The Blu-ray Player

The BDP-83 is obtainable directly from the OPPO Digital company, without the in-between step of a retail outlet. If that were not the case, the price would probably be around $1000 instead of $499, and even that would be a bargain. I really don’t know what one of those multithousand-dollar players can do that the BDP-83 can’t. In circuitry and construction, the BDP-83 is a high-end product, regardless of its price. You don’t ask what features it has; it’s much simpler to ask what it doesn’t: no HD DVD playback (they’re history, in any case)—and that’s it. This is about as “universal” as a disc player can get. For a detailed list of its stupefying range of features and capabilities, go to; I see no reason to repeat what is available with a click of the mouse. It takes a 74-page user manual to cover all the bells and whistles, so don’t expect an exegesis here.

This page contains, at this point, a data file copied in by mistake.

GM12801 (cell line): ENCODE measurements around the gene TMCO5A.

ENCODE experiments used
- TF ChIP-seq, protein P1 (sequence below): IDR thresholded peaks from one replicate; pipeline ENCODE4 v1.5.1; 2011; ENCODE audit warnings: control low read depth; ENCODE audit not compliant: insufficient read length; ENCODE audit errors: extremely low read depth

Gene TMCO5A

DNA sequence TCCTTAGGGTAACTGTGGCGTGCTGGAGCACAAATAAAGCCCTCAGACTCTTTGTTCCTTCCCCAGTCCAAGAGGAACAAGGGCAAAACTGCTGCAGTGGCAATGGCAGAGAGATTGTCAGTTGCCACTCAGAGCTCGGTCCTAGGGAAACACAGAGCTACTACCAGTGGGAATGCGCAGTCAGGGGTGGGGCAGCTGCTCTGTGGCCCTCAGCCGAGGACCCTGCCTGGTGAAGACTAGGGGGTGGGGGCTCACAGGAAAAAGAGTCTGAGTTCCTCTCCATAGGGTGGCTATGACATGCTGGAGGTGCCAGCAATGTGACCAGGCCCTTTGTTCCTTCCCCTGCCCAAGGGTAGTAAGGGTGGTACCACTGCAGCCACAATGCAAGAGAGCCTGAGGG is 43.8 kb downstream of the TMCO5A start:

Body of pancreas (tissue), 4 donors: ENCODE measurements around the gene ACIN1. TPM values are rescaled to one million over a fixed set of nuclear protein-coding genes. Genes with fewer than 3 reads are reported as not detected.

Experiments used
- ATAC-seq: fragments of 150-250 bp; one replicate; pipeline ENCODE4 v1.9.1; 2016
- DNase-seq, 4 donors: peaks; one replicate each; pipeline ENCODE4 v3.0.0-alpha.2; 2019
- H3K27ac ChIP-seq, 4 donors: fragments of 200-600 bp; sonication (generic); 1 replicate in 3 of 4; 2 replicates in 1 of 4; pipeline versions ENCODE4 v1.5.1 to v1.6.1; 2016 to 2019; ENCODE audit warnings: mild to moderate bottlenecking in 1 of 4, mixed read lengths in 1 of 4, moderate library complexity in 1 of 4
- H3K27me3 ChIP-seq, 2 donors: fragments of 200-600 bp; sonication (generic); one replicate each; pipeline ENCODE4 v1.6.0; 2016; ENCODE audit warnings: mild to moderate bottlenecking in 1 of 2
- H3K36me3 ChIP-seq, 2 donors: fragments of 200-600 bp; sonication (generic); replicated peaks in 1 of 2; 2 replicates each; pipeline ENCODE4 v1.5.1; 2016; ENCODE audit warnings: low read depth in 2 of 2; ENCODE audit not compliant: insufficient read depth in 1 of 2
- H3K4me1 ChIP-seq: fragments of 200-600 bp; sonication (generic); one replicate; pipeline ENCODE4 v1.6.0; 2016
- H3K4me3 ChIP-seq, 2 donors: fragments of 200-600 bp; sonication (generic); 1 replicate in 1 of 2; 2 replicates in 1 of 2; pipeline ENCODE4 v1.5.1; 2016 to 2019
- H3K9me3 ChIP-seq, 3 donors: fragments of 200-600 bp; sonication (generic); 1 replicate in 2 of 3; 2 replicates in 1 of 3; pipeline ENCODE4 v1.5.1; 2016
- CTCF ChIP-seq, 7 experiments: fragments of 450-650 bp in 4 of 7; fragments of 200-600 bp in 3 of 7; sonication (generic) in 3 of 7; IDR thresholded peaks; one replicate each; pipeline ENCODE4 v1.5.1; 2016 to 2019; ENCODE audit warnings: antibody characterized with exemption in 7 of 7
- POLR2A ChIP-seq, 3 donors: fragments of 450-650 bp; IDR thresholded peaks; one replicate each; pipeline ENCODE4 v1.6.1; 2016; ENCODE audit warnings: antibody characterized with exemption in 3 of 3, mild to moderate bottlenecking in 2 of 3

I did not measure the audio output of the BDP-83, even though I have the instrumentation to do it. The DACs and op-amps in the current generation of digital audio products are good enough to make it a meaningless exercise, except perhaps at the junk level. Minuscule differences in measured performance are strictly academic as far as sound quality is concerned. I was really interested only in video performance, where fairly large differences still exist.

The 73-Inch DLP Television